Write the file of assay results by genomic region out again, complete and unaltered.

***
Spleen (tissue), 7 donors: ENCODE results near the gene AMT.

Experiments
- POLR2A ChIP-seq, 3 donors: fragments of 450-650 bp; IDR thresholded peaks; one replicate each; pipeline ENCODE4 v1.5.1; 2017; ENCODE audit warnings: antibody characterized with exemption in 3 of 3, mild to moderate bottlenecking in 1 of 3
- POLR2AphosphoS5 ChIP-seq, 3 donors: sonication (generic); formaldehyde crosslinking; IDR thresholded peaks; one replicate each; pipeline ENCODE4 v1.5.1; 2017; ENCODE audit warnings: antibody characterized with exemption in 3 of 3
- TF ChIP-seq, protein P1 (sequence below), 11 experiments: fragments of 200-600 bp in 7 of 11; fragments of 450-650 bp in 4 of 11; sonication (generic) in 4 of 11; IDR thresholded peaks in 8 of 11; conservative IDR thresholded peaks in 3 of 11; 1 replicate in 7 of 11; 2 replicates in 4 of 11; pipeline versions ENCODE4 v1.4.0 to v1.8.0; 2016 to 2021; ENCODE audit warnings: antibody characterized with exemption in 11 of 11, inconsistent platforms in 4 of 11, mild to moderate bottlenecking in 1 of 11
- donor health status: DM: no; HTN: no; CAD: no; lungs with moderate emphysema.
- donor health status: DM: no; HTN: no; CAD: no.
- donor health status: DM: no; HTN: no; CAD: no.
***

Spleen (tissue), 7 donors: ENCODE results near the gene AMT.

Experiments
- POLR2A ChIP-seq, 3 donors: fragments of 450-650 bp; IDR thresholded peaks; one replicate each; pipeline ENCODE4 v1.5.1; 2017; ENCODE audit warnings: antibody characterized with exemption in 3 of 3, mild to moderate bottlenecking in 1 of 3
- POLR2AphosphoS5 ChIP-seq, 3 donors: sonication (generic); formaldehyde crosslinking; IDR thresholded peaks; one replicate each; pipeline ENCODE4 v1.5.1; 2017; ENCODE audit warnings: antibody characterized with exemption in 3 of 3
- TF ChIP-seq, protein P1 (sequence below), 11 experiments: fragments of 200-600 bp in 7 of 11; fragments of 450-650 bp in 4 of 11; sonication (generic) in 4 of 11; IDR thresholded peaks in 8 of 11; conservative IDR thresholded peaks in 3 of 11; 1 replicate in 7 of 11; 2 replicates in 4 of 11; pipeline versions ENCODE4 v1.4.0 to v1.8.0; 2016 to 2021; ENCODE audit warnings: antibody characterized with exemption in 11 of 11, inconsistent platforms in 4 of 11, mild to moderate bottlenecking in 1 of 11
- donor health status: DM: no; HTN: no; CAD: no; lungs with moderate emphysema.
- donor health status: DM: no; HTN: no; CAD: no.
- donor health status: DM: no; HTN: no; CAD: no.